This graceful mansion, on the banks of the Potomac River, is the second most visited historic residence in America after the White House. George Washington spent part of his childhood here and returned after his presidency. With many of the buildings and activities brought back to life, no other place better portrays the character of the first US president, or the role of slavery-based agriculture in the young republic. Be sure to visit the Ford Orientation Center and the Donald W. Reynolds Museum and Education Center for exhibitions and artifacts.

George Washington Parkway

  • 703 780 2000


  • Open Apr–Aug: 8am– 5pm daily; Mar, Sep, Oct: 9am–5pm daily; Nov–Feb: 9am–4pm daily

  • Dis. access

  • Adm $13 adults; $12 senior citizens; $6 children 6–11 years; free under 6 yrs

Building Mount Vernon

The estate that was to be Mount Vernon had been in the Washington family since 1674. George Washington received ownership in 1761 but had already done extensive work on the house and grounds. Additions to the house were underway at the beginning of the Revolutionary War, but the dining room was completed after the war.


Visit Mount Vernon after 1pm, when special school programs are over.

The Mount Vernon shops sell seeds of some of the estate’s heritage plants.

Outside the main entrance is a complex with a full-service restaurant, the Mount Vernon Inn, offering specialties such as peanut and chestnut soup and salmon corncakes, and an efficient food court, serving snacks.

Top 10 Features
  1. Mansion’s Exterior

    The huge portico that overlooks the Potomac was the president’s own design. The house is built from pine, but the exterior was “rusticated” with a decorative treatment that re-creates the look of stone.

  2. Large Dining Room

    This impressive two-story room is formal enough for state business yet is inviting to all. Washington used boards placed on trestles for a table – easier to clear for dancing.

  3. Front Parlor

    This charming room was the main public space in the house. A copy of the earliest known portrait of Washington, by Charles Willson Peale, hangs here.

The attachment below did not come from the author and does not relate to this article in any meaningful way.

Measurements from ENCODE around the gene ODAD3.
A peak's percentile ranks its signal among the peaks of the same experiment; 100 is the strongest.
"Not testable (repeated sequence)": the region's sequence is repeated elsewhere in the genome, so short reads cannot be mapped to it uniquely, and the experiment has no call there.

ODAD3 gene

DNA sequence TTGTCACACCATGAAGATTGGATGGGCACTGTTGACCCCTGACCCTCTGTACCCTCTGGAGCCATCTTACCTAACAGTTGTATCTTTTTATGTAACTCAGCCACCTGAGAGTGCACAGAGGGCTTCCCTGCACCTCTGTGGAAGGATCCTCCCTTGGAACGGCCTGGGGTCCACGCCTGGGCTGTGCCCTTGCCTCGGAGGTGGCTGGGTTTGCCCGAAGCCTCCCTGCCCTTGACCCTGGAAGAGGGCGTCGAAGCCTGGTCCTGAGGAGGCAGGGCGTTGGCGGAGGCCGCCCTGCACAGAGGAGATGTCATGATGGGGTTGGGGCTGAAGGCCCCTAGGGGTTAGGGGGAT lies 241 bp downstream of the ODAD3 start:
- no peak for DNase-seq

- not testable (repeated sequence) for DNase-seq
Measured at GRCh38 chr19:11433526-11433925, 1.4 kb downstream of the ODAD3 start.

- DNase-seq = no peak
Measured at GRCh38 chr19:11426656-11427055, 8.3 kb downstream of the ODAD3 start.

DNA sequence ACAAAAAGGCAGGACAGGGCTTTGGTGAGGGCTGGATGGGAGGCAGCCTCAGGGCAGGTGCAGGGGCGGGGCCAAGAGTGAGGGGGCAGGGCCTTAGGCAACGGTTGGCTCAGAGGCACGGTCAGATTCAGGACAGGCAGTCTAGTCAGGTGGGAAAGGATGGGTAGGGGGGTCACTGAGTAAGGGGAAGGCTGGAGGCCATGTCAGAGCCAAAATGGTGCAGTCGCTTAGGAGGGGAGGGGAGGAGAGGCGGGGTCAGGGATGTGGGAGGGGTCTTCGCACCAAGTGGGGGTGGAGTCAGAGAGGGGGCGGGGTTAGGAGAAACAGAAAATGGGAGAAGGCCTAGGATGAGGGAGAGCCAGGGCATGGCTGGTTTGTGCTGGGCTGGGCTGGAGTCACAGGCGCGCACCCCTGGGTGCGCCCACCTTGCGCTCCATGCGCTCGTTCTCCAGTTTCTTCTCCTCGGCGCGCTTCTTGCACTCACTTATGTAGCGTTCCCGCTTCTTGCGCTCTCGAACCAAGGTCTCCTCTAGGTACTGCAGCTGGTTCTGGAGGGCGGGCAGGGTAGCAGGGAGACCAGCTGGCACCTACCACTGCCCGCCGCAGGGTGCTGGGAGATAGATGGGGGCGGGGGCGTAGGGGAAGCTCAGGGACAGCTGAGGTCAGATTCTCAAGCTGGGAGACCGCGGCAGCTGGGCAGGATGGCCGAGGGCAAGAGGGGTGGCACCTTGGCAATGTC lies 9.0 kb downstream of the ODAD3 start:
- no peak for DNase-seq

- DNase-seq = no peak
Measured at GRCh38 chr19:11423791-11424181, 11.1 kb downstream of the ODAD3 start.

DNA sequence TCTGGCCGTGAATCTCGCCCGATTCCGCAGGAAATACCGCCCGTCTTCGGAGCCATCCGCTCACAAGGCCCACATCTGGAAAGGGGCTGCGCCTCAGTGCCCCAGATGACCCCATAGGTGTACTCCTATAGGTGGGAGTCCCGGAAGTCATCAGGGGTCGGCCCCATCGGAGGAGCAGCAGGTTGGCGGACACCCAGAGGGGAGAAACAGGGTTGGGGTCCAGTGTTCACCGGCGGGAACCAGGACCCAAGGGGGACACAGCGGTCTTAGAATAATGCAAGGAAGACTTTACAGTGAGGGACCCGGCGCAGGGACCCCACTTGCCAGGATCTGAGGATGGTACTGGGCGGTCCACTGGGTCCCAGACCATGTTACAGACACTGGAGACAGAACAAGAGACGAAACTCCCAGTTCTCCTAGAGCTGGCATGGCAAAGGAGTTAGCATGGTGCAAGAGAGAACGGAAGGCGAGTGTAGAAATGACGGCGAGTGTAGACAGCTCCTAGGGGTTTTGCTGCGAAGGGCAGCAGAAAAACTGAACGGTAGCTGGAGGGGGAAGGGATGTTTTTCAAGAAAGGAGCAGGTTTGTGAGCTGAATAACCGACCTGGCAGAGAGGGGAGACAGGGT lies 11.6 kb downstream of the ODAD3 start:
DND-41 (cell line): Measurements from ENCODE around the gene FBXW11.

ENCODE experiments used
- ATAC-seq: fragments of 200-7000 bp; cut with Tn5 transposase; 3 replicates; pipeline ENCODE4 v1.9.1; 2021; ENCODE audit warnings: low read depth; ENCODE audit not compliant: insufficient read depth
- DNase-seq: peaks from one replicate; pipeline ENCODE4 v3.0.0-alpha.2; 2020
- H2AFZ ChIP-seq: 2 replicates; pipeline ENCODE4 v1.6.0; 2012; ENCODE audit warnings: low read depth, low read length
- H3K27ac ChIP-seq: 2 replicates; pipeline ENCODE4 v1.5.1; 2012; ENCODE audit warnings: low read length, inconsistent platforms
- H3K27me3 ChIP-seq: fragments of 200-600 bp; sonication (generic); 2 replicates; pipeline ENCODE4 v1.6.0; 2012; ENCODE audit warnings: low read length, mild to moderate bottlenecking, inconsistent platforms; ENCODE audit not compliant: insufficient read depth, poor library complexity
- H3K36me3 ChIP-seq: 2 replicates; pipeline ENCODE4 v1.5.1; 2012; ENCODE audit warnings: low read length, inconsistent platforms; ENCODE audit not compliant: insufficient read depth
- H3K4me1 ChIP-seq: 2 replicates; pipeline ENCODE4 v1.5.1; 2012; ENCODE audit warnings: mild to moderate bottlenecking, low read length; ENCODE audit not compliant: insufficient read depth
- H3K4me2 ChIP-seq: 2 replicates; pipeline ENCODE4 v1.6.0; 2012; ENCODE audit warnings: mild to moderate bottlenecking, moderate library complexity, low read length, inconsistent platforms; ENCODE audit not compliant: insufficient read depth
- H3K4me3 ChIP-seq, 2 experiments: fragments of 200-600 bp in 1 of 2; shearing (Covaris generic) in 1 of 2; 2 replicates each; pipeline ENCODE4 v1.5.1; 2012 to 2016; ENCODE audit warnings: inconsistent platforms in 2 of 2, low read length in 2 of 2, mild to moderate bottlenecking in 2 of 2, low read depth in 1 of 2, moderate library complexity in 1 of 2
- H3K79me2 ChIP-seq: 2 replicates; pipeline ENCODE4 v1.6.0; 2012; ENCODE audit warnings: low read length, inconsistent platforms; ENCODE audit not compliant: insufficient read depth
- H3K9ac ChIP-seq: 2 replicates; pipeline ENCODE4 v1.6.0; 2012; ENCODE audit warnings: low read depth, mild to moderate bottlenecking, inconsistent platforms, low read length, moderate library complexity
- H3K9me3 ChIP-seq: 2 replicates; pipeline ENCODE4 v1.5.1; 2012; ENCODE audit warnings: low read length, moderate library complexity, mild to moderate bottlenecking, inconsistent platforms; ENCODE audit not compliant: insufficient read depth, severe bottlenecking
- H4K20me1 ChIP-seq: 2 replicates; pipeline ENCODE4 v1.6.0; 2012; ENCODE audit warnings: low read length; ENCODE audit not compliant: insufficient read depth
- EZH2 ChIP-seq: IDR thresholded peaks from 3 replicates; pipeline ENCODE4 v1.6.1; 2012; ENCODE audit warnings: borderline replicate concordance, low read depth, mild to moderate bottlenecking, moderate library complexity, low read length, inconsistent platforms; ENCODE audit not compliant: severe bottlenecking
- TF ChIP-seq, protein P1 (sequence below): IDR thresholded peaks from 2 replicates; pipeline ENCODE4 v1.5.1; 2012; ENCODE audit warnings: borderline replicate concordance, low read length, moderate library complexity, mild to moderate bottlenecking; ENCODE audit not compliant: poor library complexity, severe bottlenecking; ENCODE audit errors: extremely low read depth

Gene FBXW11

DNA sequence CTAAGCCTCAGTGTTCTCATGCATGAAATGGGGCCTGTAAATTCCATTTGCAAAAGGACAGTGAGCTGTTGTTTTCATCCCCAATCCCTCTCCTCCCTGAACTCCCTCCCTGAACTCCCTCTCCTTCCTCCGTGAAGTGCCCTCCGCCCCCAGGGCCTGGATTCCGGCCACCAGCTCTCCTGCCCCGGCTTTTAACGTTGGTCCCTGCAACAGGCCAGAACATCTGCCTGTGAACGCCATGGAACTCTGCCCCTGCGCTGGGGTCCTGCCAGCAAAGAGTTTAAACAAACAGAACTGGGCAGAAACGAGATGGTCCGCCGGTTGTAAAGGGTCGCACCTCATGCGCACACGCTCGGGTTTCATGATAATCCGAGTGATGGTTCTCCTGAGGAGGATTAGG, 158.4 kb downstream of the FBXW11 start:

4. Little Parlor

    Many visitors find this room a highlight of the mansion because it reflects the family life lived in the house. The original harpsichord Washington purchased for his step-granddaughter, Nellie Custis, is displayed.

  5. Study

    This study was the setting for Washington’s commercial, political, and public work. A famous bust of the president, commissioned by the Virginia Assembly, is displayed. French sculptor Jean Antoine Houdon came to Mount Vernon in 1785 to make a plaster cast of the general’s head.

  6. Kitchen

    Mrs Washington directed a staff of slaves in the kitchen, and at least two cooks’ names have survived, Nathan and Lucy. Much physical labor was required for cooking – fuel and water had to be hauled in by hand.

  7. Lafayette Bedroom

    This guest bedroom, with its beautiful view of the Potomac, is one of five in the house and is where the Marquis de Lafayette, one of Washington’s military aides and a lifelong friend, stayed when visiting.

  8. Nelly Custis Room

    Martha Washington’s granddaughter, Nelly Custis, lived at Mount Vernon from early childhood. This comfortable room was hers; she even stayed here for a short while after she had married.

  9. Master Bedroom

    Often called Mrs. Washington’s Room, this is where George and Martha slept. Mrs. Washington ordered the bed in the 1790s.

  10. Cupola

    The cupola, with its “dove-of-peace” weather­vane, provides light to the third floor and aids air circulation in summer.

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